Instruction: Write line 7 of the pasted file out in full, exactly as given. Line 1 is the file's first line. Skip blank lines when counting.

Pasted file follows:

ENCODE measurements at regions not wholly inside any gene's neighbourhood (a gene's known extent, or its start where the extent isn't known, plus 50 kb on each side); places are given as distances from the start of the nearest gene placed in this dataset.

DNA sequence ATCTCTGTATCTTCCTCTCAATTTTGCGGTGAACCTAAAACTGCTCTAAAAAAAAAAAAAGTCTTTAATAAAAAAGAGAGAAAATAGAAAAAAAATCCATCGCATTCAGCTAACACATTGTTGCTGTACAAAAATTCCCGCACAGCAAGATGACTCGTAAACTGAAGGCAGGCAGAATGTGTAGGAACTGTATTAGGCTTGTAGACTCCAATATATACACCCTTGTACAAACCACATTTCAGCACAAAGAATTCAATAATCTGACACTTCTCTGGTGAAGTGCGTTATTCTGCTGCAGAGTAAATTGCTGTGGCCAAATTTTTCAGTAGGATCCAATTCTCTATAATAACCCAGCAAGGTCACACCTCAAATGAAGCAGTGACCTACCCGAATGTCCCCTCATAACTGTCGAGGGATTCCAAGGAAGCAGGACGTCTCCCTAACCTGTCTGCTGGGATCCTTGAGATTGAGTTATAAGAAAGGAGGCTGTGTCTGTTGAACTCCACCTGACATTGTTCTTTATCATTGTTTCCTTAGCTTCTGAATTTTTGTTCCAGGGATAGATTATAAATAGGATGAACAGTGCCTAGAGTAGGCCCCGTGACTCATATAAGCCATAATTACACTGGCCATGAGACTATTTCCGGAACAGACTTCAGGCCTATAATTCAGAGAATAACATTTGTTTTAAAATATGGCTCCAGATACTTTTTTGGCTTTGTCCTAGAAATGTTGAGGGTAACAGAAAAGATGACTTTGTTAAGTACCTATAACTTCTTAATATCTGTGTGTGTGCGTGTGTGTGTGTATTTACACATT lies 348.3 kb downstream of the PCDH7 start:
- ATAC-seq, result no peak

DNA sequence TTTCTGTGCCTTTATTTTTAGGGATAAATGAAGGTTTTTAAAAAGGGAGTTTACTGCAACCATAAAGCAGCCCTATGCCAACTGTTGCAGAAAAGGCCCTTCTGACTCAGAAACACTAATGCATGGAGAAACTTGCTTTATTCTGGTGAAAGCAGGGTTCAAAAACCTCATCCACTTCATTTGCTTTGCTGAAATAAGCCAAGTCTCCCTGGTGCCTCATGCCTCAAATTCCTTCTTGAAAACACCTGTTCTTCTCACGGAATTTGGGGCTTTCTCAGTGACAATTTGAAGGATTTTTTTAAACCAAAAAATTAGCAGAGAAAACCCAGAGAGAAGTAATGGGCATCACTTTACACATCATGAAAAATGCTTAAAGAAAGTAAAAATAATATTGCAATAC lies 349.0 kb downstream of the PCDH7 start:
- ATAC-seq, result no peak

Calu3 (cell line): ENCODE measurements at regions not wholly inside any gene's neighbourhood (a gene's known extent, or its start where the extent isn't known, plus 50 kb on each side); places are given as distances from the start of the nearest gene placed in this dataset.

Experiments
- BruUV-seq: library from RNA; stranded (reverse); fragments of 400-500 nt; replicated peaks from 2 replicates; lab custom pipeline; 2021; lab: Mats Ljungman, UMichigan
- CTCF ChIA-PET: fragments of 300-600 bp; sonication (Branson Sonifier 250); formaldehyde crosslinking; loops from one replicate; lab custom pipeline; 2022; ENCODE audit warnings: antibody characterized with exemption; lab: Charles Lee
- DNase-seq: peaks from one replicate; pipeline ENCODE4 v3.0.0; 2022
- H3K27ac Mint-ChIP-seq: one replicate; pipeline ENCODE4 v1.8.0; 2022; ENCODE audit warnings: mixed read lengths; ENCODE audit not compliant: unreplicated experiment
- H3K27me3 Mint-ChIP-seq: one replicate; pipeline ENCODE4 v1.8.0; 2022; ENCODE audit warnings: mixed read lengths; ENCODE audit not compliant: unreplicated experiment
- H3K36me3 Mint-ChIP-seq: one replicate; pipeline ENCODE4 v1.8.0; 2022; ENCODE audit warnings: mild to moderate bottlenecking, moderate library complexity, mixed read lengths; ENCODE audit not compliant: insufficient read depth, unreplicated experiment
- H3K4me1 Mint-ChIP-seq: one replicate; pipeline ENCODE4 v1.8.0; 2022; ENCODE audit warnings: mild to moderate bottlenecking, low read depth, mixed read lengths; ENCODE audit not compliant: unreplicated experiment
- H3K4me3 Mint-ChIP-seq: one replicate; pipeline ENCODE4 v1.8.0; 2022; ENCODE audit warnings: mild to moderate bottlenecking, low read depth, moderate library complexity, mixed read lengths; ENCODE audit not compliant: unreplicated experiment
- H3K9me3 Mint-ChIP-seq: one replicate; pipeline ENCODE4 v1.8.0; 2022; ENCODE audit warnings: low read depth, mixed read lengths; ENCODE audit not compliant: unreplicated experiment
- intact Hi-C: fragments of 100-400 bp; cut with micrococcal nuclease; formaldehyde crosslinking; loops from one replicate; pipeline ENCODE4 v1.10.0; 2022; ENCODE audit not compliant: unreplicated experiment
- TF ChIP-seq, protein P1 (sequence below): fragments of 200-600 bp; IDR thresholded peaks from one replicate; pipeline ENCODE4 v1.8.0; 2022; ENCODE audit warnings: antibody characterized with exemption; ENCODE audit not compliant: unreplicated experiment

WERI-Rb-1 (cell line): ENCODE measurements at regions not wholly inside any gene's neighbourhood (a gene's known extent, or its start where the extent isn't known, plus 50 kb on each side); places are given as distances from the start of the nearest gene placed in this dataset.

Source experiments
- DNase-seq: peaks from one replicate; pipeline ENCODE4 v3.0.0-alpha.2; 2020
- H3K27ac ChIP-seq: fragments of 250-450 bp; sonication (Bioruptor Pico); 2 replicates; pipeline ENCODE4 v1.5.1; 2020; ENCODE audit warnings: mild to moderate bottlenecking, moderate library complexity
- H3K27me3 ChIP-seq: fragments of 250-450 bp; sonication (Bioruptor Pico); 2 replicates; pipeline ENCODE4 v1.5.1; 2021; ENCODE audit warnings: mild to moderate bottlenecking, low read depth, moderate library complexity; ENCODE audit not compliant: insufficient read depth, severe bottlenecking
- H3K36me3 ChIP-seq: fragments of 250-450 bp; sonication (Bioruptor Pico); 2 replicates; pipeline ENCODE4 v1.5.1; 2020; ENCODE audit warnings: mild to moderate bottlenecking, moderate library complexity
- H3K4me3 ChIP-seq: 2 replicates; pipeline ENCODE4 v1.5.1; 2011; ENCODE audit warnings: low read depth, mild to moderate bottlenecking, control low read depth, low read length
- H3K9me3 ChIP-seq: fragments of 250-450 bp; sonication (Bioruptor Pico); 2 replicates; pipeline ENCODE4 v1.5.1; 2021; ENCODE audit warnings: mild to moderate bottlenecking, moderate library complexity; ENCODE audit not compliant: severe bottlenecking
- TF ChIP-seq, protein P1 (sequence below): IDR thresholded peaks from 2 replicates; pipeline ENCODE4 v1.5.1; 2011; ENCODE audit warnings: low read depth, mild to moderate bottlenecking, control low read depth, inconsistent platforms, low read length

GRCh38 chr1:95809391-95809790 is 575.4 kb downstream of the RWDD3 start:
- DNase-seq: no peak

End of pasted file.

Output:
Experiments